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What Causes a Strep Throat Rash?

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  • Written By: J.M. Willhite
  • Edited By: Heather Bailey
  • Last Modified Date: 02 December 2016
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Strep throat rash, also known as scarlet fever, is caused by the presence of strep throat infection triggered by exposure to group A streptococcus bacteria. Frequently occurring in children and adolescents, individuals with this condition develop a textured skin rash that may appear on their limbs and torso, as well as other diverse flu-like symptoms. Presenting with traditional strep throat infection, treatment for strep throat rash generally involves the administration of antibiotics to eliminate infection and prevent complications.

The streptococci bacterium that induces strep throat rash is aggressive and may be easily spread through close interpersonal contact. Symptoms of scarlet fever generally present within a few days of one’s initial exposure to streptococci bacteria. Individuals frequently develop a tell-tale red rash that presents on their neck and upper torso before spreading to the extremities, including limbs and digits. Textured in its appearance, the toxin-induced rash aggressively spreads over the body and generally lasts for at least one week.

Simultaneously manifesting with strep throat rash, individuals may also develop characteristic signs of traditional strep, including sore throat and headache. It is not uncommon for symptomatic individuals to experience difficulty eating and drinking due to the discomfort the condition causes in the throat. His or her tongue may also adopt a reddish, swollen appearance that contributes to his or her oral discomfort. Additional signs of strep throat rash include fever, chills, abdominal discomfort, and a general feeling of achiness.

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Complications associated with strep throat rash rarely occur with the administration of prompt and appropriate treatment. When an individual’s symptoms are ignored, however, the infection can spread, threatening organ function and causing permanent damage. If left untreated, strep throat rash can spread to areas in the head, ultimately settling in the sinuses, ears, or brain. Organ function may also be jeopardized if the infection and subsequent inflammation presents in the heart, lungs, or kidneys. Additional complications may also include abscess formation, pneumonia, and meningitis.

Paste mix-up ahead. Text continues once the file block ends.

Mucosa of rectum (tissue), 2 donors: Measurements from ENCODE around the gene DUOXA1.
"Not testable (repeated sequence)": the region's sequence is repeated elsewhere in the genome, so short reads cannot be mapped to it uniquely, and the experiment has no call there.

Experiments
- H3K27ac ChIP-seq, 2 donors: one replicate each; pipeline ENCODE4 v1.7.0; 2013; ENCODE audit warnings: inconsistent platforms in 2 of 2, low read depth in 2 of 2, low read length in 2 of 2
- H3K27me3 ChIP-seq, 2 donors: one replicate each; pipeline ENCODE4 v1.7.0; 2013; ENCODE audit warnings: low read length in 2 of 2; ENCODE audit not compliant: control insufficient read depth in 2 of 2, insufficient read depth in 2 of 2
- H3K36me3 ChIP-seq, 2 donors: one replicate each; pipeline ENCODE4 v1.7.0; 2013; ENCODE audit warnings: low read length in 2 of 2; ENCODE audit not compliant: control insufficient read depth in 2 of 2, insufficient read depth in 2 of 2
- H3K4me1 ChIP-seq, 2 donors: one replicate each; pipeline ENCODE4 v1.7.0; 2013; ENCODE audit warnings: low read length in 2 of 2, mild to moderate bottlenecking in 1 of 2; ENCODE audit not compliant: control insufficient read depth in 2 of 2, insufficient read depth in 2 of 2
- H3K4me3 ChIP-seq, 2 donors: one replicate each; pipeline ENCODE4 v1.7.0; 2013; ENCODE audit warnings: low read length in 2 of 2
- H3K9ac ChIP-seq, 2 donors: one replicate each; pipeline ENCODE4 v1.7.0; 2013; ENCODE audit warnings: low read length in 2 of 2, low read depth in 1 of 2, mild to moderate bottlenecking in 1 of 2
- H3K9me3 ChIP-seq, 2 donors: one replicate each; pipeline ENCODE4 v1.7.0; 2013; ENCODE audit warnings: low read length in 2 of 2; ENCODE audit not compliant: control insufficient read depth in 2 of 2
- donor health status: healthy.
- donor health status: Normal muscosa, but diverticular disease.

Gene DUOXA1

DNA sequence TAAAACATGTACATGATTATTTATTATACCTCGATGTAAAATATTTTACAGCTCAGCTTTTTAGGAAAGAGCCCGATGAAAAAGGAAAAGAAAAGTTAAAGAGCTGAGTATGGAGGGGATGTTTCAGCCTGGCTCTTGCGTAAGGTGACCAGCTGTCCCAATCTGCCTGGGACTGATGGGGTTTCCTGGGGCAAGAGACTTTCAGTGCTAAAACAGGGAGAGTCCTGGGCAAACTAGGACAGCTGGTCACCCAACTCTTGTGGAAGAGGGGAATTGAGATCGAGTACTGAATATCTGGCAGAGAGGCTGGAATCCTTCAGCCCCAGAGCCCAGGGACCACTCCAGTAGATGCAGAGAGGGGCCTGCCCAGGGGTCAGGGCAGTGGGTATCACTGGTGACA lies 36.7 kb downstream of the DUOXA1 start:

Advances in modern medicine have reduced the threat that strep throat rash once presented. Considered a treatable condition, scarlet fever may be diagnosed with the aid of a physical examination and throat culture. The administration of a throat culture involves swabbing the individual’s throat, in the area near the tonsils, to obtain a saliva sample that may be submitted for laboratory analysis to identify the cause of infection.

Antibiotic medications, such as clarithromycin and penicillin, are usually prescribed to aggressively eradicate the bacterial presence and infection. To prevent complication development, individuals are instructed to strictly adhere to the treatment regimen their doctor recommends. Due to the ease with which strep bacterium spreads, close interpersonal contact is generally discouraged for symptomatic individuals, including sharing drinking glasses or eating utensils. Proactive measures, such as regular hand washing and covering one’s mouth when sneezing or coughing, are also encouraged to prevent the spread of streptococci bacteria.

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